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3. D’Haene E, Bar-Yaacov R, Bariah I, Vantomme L, Van Loo S, Cobos FA, Verboom K, Eshel R, Alatawna R, Menten B, Birnbaum RY, Vergult S. A neuronal enhancer network upstream of MEF2C is compromised in patients with Rett like characteristics. Hum Mol Genet. 2020.

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4. Dinora P, Schoeneman A, Dellinger-Wray M, Cramer EP, Brandt J, D’Aguilar A. Using video vignettes in research and program evaluation for people with intellectual and developmental disabilities : A case study of the Leadership for Empowerment and Abuse Prevention (LEAP) project. Evaluation and program planning. 2019 ; 79 : 101774.

People with intellectual and developmental disabilities (IDD) are often excluded from meaningful participation in research and program evaluation for various reasons, including protocols and measures that are inaccessible for people with varying cognitive and communication abilities. Emancipatory research models emphasize the importance of inclusive research practices. Video vignettes are a promising tool for research and program evaluation with people with IDD because they are standardized, they use visual imagery rather than relying on written or verbal communication, and they allow for distance from sensitive topics. The Leadership for Empowerment and Abuse Prevention (LEAP) project used video vignettes to evaluate a healthy relationship program for people with IDD. The authors discuss the process of piloting various protocols and measures, which then ultimately led to the use of video vignettes in the evaluation.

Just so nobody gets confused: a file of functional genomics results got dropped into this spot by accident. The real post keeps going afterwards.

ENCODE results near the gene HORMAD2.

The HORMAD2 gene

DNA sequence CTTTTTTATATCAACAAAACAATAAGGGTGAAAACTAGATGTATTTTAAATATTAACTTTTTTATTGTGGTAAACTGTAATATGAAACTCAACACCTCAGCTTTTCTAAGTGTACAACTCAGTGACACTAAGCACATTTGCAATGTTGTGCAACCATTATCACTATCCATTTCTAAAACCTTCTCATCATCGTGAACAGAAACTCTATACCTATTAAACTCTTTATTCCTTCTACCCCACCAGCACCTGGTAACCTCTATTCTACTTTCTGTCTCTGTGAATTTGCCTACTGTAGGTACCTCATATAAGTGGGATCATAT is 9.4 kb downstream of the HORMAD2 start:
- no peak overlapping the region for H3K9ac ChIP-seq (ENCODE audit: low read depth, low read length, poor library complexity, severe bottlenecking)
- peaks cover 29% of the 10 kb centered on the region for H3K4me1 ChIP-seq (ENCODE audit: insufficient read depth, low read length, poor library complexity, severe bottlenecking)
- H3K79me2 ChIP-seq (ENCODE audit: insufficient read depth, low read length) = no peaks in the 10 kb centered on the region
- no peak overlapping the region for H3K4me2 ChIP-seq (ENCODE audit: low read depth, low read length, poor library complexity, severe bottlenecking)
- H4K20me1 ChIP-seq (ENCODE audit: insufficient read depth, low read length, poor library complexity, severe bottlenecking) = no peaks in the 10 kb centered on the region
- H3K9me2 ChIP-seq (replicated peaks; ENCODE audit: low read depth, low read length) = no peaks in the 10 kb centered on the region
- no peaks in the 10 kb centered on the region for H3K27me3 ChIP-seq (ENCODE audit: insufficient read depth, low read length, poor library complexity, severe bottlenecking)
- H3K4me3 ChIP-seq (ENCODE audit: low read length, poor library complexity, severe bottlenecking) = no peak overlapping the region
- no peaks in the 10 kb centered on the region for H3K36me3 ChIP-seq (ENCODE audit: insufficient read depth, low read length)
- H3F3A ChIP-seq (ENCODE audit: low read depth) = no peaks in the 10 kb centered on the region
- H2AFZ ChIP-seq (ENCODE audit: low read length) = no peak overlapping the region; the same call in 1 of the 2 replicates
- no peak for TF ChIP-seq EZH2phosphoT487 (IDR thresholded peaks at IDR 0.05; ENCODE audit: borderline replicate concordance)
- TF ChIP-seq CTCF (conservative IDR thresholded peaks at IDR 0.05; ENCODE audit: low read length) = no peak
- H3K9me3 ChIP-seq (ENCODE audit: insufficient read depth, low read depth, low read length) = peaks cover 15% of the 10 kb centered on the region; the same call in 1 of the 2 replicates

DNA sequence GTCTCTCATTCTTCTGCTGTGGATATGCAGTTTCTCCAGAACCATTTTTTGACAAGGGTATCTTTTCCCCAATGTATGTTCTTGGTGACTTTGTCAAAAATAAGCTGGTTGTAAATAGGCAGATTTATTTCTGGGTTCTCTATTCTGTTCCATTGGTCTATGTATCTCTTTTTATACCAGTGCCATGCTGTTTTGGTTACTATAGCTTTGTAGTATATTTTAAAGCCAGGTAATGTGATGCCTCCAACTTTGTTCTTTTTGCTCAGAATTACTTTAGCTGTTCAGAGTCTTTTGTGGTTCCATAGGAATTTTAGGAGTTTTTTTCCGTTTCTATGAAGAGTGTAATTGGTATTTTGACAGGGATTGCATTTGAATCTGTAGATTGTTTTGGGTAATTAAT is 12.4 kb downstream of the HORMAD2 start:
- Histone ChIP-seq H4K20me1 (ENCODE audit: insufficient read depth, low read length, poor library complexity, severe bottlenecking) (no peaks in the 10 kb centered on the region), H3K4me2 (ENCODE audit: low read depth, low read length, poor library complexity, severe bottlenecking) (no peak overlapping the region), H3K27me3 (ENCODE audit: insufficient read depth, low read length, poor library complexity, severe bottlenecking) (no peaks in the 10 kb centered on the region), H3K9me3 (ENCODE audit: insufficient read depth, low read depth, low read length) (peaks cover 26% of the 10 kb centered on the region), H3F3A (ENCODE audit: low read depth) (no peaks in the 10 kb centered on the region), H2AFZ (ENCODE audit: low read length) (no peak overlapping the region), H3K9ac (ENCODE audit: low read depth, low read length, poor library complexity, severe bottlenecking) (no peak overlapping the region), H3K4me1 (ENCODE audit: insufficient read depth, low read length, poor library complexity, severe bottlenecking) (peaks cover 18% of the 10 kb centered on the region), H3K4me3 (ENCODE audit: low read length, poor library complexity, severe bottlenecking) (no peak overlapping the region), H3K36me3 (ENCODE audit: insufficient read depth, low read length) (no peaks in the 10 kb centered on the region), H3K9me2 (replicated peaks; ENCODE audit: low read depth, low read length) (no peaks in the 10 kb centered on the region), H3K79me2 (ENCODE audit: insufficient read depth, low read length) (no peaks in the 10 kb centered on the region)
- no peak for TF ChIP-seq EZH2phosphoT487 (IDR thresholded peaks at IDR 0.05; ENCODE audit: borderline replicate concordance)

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5. Langsdorff LC, Domeniconi C, Schmidt A, Gomes CG, das Gracas de Souza D. Learning by exclusion in individuals with autism and Down syndrome. Psicologia, reflexao e critica : revista semestral do Departamento de Psicologia da UFRGS. 2017 ; 30(1) : 9.

This study aimed to investigate the number of exclusion trials necessary for teaching auditory-visual relationships to individuals with autism and Down syndrome. Study participants were seven individuals with autism and a history of early behavioral intervention (EI), four adults with autism without a history of early behavioral intervention (NI), and three adults with Down syndrome. A set of procedures was used for teaching the auditory-visual matching to sample, and naming responses of the new stimuli were tested. For the individuals with autism and EI and for the individuals with Down syndrome, the required number of repetitions was stable and concentrated in the minimum programmed by the procedure (two repetitions). However, the procedure was not effective for teaching new conditional relationships for the adults with autism and NI. The results indicate that the procedure can constitute an important teaching technology ; however, its efficacy appears to vary depending on the educational profile of the participant.